Six Case Studies in Dog Whistle Politics

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Ian Haney Lopez

Ian Haney López (Photo: Dale Robbins)

In his latest book, Dog Whistle Politics, Ian Haney López writes about the subtle, racially coded messages politicians use — “dog whistles” — to harness below-the-surface racial tensions to get elected and to advance policies that are often contrary to voters’ self-interest.

“Think about a term like ‘welfare queen,’ or ‘food stamp president,’” Haney López told Bill. “On one level, like a dog whistle, it’s silent. Silent about race — it seems race-neutral.” But on another level it has a shrill blast “that can be heard by certain folks … a warning about race and a warning, in particular, about threatening minorities.”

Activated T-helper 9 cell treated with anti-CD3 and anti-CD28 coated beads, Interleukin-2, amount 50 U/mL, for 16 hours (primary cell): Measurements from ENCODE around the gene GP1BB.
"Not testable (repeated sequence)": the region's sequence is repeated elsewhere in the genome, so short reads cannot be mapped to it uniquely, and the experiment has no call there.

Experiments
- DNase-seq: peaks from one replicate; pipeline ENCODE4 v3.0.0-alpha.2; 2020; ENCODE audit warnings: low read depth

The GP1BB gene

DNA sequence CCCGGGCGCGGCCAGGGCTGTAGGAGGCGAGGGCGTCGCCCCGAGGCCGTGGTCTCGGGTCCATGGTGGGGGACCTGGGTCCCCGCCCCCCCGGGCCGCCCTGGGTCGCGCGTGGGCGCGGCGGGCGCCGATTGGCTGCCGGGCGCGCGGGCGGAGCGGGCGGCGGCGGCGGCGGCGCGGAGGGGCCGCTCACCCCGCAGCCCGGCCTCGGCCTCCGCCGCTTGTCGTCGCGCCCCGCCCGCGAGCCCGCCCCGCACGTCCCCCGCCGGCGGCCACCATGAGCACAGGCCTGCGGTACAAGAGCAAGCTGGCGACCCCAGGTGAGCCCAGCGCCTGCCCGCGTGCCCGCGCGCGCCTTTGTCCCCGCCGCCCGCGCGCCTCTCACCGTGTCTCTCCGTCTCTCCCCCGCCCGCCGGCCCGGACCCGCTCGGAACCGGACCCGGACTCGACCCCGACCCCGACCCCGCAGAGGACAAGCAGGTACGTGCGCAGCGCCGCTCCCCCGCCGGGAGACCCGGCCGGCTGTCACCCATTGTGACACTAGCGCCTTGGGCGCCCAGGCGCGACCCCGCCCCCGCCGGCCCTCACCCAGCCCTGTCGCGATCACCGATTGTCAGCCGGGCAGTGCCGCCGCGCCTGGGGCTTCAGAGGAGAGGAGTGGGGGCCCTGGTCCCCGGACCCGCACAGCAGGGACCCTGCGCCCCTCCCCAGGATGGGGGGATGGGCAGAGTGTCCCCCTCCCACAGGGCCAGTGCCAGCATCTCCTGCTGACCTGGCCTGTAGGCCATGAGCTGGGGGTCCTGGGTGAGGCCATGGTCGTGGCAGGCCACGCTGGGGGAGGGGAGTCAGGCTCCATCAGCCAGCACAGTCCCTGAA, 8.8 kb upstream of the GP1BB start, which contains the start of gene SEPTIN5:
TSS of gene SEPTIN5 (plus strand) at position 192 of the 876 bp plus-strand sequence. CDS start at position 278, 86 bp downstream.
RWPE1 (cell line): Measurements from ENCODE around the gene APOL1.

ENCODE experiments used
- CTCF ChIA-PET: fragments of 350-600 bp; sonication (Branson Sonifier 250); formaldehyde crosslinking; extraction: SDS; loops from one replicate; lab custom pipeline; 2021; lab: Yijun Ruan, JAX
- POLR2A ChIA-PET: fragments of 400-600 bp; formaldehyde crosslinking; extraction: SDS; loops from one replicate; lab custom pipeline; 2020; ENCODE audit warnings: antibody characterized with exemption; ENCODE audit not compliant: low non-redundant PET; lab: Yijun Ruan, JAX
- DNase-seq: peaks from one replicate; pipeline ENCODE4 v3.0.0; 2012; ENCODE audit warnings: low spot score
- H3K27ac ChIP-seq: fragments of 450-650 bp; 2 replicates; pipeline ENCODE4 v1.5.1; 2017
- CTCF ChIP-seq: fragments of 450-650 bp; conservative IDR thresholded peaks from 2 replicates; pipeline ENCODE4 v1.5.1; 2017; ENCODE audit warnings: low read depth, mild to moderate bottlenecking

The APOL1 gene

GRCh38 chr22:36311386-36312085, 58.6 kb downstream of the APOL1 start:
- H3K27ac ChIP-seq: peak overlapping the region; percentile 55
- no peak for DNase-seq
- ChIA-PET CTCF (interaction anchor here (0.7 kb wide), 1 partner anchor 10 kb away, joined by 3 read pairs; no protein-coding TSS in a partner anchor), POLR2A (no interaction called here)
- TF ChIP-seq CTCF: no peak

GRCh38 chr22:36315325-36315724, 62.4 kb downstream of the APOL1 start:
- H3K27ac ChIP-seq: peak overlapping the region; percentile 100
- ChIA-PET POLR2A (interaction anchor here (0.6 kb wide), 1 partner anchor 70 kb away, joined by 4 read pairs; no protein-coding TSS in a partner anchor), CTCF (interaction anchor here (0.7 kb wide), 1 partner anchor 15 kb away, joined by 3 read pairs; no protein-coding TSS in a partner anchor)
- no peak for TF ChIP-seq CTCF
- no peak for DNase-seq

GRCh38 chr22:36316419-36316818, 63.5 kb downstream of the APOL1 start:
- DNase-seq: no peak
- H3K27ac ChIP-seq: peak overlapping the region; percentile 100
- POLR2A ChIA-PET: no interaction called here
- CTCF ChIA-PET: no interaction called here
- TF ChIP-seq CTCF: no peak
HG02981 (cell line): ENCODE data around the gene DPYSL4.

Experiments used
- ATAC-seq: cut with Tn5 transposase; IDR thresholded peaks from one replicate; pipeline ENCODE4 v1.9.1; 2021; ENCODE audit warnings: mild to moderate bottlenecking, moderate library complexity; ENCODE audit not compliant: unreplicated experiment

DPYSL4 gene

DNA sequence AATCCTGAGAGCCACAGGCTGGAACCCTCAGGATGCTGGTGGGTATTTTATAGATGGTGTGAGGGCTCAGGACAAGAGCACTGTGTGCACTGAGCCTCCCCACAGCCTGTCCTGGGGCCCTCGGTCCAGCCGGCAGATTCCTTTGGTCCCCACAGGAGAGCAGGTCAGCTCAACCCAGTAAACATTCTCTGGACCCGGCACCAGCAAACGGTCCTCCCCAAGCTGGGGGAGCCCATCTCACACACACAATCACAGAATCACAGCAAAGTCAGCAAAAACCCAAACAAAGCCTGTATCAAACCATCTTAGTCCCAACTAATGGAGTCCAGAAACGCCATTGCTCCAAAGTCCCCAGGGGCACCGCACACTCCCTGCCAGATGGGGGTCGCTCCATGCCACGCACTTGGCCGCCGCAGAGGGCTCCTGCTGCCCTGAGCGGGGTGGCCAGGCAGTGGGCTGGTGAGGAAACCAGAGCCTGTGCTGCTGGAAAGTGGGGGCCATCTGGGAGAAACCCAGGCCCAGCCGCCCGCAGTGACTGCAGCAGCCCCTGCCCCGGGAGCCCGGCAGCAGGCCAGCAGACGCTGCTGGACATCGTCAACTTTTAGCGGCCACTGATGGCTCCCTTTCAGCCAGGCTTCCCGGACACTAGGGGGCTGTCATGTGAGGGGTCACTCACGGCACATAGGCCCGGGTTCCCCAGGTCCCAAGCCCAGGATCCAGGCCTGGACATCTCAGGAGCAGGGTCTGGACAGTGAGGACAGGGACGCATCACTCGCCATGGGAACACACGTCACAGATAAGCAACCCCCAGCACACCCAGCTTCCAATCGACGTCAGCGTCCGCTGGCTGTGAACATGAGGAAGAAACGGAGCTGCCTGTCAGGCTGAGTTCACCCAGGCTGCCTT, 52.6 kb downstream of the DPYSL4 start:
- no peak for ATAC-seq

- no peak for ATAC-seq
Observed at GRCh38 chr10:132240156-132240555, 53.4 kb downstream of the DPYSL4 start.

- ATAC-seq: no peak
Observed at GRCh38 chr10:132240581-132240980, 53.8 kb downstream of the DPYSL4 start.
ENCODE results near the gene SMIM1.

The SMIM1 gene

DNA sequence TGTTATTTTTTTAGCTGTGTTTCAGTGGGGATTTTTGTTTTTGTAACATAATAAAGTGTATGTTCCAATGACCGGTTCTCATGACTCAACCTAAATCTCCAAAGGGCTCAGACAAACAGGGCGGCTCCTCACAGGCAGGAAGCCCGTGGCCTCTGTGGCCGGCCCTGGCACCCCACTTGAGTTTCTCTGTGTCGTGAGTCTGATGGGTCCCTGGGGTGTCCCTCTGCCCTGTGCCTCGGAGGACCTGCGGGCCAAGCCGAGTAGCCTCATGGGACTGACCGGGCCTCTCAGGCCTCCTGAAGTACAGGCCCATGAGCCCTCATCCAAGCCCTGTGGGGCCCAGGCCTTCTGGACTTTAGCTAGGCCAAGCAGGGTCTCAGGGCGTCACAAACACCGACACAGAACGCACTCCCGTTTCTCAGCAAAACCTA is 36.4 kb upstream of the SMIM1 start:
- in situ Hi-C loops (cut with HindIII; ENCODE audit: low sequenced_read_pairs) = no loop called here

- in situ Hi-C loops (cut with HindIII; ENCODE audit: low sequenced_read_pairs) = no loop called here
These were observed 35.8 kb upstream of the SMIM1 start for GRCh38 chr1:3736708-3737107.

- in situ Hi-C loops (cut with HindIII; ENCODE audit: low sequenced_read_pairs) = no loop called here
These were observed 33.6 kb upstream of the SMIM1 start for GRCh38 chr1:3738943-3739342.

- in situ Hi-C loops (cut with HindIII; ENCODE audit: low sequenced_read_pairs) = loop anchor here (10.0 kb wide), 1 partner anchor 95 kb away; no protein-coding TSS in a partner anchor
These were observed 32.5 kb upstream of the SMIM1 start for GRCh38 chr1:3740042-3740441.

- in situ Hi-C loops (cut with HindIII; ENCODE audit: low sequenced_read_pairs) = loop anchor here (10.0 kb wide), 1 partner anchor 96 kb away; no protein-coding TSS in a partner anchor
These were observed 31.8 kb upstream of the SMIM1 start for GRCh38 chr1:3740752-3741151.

We asked Haney López, a law professor at University of California, Berkeley and a senior fellow at the research and policy center Demos, to walk us through some examples of political TV ads aired during the last three decades in which “dog whistle politics” are on display.

First up: Ronald Reagan: “Prouder, Stronger, Better” (1984) »

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